If you are a parent, you know exactly how it feels when your child, or children, ask for a Happy Meal. It’s true, there are a lot of calories involved, but it really feels bad to say no to them. So, from time to time, you break your own rules and buy a Happy Meal only to regret what you have done later. But a New York city council member knows about these feelings too and a new idea emerged that might just help you and your children.
The New York Council is considering the elaboration of a new “Healthy Happy Meals” bill, which is very similar to another bill released in California. The bill would have all fast food restaurants which are serving meals for kids reduce their total number of calories in the meal: less fat, less sugar, less sodium. They might also have to serve some fruit and vegetables as well.
This conclusion has been drawn after researchers from NYU Langone Medical Center discovered that such legislation might have significant impact on child obesity. The NYU Medical Center conducted a study, carefully analyzing children’s meals from McDonald’s, Burger King and Wendy’s. The Center also mentioned that showing the number of calories on meals made little to no impact.
Dr. Brian Elbel, who works for the NYU Langone Medical Center, enforced the argument of applying this bill by mentioning the great benefits that it would bring. According to Elbel, if children were ordering meals under the application of the bill, they would lose 54 calories, which is “almost a 10 percent reduction in calories”. We avoid 10 percent today, tomorrow, and, in time, we can see the benefits.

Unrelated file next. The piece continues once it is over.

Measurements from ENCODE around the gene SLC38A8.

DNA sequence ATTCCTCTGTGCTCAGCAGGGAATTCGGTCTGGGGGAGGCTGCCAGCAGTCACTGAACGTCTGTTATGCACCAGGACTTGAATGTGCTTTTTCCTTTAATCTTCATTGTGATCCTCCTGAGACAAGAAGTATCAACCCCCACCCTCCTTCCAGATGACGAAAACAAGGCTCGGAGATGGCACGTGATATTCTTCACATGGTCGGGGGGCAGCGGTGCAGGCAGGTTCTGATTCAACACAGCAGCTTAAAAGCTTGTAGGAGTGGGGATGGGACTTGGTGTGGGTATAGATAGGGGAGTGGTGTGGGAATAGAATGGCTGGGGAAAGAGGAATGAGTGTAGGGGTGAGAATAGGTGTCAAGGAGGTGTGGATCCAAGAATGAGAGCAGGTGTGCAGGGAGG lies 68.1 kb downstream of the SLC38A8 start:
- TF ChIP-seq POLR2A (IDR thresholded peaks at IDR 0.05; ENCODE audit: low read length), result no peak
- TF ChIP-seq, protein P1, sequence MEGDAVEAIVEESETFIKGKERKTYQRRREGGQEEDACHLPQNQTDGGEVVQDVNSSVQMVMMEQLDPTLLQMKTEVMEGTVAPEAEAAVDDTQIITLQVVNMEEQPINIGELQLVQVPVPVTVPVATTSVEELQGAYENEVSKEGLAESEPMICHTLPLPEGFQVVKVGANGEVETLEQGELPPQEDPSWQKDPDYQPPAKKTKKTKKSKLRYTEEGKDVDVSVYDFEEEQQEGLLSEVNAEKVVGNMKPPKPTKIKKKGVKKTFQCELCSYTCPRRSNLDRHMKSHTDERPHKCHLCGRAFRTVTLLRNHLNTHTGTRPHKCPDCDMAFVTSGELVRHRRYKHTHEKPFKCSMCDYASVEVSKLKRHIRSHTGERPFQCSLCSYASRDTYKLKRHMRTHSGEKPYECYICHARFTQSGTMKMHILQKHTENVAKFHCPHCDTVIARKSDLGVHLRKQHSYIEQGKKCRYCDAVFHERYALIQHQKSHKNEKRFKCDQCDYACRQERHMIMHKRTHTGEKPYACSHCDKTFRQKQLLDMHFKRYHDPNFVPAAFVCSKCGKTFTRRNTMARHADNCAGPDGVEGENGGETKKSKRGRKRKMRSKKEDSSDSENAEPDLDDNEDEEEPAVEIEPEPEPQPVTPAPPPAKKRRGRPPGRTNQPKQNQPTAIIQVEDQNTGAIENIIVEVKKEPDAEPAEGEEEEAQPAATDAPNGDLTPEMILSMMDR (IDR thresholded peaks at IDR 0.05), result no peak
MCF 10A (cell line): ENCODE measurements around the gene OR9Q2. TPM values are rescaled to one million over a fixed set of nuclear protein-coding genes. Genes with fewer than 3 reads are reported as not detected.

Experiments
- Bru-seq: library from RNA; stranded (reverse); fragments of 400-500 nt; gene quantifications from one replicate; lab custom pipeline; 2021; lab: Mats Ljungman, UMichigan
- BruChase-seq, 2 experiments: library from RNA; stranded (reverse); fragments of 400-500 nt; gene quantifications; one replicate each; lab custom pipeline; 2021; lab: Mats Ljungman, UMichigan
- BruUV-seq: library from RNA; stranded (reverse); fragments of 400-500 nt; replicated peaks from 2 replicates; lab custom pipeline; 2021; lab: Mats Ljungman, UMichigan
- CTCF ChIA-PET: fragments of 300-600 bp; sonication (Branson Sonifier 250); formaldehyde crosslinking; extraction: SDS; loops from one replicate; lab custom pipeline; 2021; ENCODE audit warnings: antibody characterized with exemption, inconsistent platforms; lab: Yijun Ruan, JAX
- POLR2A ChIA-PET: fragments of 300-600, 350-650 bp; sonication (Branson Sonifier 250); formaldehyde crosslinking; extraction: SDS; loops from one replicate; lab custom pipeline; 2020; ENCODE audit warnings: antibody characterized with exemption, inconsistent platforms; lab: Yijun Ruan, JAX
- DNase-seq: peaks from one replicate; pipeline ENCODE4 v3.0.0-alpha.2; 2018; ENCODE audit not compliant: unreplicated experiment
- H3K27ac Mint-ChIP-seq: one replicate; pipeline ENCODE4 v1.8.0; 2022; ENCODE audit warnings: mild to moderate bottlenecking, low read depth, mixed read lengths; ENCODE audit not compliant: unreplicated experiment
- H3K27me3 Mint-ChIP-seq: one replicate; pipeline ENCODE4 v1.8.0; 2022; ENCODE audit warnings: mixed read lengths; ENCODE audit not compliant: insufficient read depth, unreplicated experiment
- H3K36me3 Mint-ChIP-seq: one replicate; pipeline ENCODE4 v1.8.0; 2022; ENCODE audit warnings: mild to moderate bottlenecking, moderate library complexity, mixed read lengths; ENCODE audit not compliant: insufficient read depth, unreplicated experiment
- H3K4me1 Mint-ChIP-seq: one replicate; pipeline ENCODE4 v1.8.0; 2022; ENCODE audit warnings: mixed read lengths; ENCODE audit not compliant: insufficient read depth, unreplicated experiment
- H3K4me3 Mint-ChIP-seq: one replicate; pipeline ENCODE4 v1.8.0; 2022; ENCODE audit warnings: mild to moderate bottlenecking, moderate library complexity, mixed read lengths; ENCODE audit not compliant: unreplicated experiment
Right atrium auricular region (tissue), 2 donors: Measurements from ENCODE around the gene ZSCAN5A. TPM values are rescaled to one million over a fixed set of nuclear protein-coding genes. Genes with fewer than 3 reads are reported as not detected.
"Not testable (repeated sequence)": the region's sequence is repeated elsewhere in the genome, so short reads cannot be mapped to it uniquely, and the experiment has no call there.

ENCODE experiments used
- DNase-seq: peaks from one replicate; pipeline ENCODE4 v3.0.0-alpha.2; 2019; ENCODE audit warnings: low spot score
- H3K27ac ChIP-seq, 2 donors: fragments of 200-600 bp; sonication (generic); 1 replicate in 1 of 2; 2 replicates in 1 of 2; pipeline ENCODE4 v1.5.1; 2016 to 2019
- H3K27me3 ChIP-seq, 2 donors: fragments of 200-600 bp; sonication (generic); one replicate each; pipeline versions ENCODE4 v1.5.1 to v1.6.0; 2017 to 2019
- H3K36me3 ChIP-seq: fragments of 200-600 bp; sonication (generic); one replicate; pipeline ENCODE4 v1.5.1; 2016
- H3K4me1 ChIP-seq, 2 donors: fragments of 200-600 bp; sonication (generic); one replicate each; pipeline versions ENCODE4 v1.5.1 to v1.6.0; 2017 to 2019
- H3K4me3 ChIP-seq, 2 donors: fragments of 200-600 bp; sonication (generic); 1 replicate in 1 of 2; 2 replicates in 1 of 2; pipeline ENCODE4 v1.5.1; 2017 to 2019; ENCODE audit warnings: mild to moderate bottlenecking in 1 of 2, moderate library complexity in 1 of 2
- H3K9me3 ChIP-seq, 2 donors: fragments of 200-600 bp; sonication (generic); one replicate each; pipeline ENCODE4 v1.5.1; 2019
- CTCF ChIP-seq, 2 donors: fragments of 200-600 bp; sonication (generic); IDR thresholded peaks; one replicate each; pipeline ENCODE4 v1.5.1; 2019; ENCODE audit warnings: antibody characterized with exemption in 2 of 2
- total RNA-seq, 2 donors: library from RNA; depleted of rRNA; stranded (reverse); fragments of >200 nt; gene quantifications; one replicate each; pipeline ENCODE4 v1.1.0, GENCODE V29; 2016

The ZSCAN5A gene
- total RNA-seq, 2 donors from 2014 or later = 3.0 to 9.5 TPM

Elbel also mentioned that these types of policies need to be applied sooner or later. The more we avoid them or the more we talk about them without taking any action, the more time we give children to get obese, which is something that we should avoid entirely. Elbel is confident that “this bill could be a step in the right direction”. And there is no reason for us not to believe that as well.
The bill limitations would include restrictions as follows: 500 or less calories in every meal, fewer than 35% fat calories, fewer than 10% saturated and added sugar fats, sodium reduced to 600 mg or lower and the meals must contain at least one fruit, a vegetable or whole grains. And if this bill were taken seriously and applied accordingly, it could take us very far.
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